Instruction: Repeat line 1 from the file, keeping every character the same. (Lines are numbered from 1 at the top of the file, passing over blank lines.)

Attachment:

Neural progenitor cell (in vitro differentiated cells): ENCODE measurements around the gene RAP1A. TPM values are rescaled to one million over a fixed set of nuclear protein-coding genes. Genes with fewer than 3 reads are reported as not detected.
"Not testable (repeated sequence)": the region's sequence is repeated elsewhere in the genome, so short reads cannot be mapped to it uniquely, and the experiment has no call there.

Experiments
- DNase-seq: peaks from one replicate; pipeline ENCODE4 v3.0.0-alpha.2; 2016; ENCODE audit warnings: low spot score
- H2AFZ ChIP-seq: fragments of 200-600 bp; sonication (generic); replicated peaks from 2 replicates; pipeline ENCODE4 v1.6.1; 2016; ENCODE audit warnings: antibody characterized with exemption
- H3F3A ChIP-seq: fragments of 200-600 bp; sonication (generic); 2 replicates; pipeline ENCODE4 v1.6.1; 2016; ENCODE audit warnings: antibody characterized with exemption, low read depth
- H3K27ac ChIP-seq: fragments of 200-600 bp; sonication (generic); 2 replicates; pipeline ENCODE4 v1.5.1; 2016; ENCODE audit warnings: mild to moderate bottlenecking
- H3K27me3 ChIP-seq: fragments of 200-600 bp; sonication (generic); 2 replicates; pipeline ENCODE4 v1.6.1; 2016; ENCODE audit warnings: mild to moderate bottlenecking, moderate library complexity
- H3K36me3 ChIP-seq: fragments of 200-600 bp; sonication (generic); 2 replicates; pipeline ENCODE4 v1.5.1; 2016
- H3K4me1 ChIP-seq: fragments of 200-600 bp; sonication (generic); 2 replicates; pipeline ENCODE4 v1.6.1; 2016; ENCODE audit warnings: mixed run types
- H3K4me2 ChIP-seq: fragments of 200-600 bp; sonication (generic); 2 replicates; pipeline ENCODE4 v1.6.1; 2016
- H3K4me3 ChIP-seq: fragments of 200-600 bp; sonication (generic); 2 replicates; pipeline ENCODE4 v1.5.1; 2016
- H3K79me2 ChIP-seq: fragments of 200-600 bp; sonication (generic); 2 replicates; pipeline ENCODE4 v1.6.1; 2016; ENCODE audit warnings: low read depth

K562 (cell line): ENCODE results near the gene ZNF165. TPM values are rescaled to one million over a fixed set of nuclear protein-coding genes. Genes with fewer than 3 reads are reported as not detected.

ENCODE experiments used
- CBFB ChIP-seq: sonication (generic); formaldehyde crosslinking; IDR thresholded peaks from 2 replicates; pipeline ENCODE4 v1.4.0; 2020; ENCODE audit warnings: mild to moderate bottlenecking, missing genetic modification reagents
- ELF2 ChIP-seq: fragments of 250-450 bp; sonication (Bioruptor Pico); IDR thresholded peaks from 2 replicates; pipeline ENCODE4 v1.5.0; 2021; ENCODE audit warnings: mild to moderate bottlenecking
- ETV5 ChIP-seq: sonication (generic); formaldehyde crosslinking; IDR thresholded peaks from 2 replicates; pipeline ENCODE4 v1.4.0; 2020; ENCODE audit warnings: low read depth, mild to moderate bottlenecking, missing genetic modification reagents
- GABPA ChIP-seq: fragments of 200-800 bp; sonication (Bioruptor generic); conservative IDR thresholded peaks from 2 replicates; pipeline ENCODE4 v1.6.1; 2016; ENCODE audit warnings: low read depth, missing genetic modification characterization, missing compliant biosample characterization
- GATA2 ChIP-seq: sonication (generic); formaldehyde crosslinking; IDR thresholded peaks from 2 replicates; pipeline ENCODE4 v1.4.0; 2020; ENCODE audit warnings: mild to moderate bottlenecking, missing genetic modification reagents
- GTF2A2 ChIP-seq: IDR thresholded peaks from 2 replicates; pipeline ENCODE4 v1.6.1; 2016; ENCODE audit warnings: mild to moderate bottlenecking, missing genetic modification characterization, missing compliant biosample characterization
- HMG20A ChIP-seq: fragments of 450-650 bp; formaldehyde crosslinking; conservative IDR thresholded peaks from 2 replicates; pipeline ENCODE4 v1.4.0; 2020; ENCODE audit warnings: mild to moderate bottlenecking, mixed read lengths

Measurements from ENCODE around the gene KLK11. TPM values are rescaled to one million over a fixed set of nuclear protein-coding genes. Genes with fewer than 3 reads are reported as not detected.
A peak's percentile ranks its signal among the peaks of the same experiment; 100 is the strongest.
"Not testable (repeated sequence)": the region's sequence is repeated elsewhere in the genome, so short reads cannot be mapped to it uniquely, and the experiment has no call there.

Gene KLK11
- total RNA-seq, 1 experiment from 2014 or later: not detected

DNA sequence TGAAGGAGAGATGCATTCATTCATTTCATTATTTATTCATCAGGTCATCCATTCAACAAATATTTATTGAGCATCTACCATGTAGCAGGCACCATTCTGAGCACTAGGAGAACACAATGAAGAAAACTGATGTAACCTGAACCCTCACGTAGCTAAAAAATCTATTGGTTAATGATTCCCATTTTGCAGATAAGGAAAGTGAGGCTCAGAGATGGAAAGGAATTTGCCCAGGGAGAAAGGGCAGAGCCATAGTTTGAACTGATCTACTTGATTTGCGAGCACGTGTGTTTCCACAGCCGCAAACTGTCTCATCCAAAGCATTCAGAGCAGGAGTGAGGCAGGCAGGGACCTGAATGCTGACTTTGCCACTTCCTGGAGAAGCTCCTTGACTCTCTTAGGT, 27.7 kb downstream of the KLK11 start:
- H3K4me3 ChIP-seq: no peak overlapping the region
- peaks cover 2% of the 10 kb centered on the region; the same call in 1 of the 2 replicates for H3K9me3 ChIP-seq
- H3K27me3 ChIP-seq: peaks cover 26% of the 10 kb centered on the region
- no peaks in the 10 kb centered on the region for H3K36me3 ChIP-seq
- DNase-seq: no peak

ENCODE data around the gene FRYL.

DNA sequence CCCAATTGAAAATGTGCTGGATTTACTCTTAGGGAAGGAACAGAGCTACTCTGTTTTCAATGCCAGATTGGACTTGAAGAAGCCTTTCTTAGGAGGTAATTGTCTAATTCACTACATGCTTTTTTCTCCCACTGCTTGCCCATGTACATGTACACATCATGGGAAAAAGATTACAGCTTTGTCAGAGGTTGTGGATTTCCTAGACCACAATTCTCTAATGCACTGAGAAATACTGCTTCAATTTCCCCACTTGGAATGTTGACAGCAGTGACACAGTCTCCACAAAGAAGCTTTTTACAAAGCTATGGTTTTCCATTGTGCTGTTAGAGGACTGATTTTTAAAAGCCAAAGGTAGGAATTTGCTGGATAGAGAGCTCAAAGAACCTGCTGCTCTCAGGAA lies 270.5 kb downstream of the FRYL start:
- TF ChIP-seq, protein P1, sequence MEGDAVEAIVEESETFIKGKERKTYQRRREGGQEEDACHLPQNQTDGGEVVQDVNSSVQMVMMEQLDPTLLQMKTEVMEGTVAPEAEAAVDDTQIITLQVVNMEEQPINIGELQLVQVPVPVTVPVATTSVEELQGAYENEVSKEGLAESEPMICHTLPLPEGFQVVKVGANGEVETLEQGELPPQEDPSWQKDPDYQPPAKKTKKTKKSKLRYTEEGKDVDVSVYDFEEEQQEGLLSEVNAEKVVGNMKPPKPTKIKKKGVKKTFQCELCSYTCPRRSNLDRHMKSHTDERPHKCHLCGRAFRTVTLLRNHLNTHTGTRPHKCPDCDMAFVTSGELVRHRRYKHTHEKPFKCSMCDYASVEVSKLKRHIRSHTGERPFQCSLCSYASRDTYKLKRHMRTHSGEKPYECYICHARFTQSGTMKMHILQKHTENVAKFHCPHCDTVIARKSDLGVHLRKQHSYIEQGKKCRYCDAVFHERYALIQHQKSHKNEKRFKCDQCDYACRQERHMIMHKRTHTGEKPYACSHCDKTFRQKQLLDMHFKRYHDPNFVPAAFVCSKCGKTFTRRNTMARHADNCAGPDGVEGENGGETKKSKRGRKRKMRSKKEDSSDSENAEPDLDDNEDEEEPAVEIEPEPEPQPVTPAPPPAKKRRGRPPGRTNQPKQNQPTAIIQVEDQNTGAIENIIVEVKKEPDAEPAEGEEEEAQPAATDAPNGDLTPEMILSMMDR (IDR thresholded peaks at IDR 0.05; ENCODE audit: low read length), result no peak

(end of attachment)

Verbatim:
Neural progenitor cell (in vitro differentiated cells): ENCODE measurements around the gene RAP1A. TPM values are rescaled to one million over a fixed set of nuclear protein-coding genes. Genes with fewer than 3 reads are reported as not detected.